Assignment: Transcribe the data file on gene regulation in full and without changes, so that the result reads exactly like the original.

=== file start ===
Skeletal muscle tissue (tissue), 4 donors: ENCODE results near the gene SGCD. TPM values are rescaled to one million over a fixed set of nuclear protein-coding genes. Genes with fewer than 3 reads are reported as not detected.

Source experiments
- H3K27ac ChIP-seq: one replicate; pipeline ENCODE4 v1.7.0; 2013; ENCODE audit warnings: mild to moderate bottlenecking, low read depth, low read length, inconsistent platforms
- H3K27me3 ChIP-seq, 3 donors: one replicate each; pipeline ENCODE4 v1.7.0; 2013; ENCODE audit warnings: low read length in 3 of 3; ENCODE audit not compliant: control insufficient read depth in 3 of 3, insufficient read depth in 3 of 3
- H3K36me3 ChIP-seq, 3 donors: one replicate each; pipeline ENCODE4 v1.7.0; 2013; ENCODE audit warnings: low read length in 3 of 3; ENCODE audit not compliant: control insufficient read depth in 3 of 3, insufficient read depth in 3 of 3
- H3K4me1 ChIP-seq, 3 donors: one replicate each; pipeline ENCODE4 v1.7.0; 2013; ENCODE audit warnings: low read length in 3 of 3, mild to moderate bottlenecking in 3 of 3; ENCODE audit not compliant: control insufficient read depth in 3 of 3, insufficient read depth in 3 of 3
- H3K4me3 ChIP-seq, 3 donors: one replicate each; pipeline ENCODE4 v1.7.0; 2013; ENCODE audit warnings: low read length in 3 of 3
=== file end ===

Skeletal muscle tissue (tissue), 4 donors: ENCODE results near the gene SGCD. TPM values are rescaled to one million over a fixed set of nuclear protein-coding genes. Genes with fewer than 3 reads are reported as not detected.

Source experiments
- H3K27ac ChIP-seq: one replicate; pipeline ENCODE4 v1.7.0; 2013; ENCODE audit warnings: mild to moderate bottlenecking, low read depth, low read length, inconsistent platforms
- H3K27me3 ChIP-seq, 3 donors: one replicate each; pipeline ENCODE4 v1.7.0; 2013; ENCODE audit warnings: low read length in 3 of 3; ENCODE audit not compliant: control insufficient read depth in 3 of 3, insufficient read depth in 3 of 3
- H3K36me3 ChIP-seq, 3 donors: one replicate each; pipeline ENCODE4 v1.7.0; 2013; ENCODE audit warnings: low read length in 3 of 3; ENCODE audit not compliant: control insufficient read depth in 3 of 3, insufficient read depth in 3 of 3
- H3K4me1 ChIP-seq, 3 donors: one replicate each; pipeline ENCODE4 v1.7.0; 2013; ENCODE audit warnings: low read length in 3 of 3, mild to moderate bottlenecking in 3 of 3; ENCODE audit not compliant: control insufficient read depth in 3 of 3, insufficient read depth in 3 of 3
- H3K4me3 ChIP-seq, 3 donors: one replicate each; pipeline ENCODE4 v1.7.0; 2013; ENCODE audit warnings: low read length in 3 of 3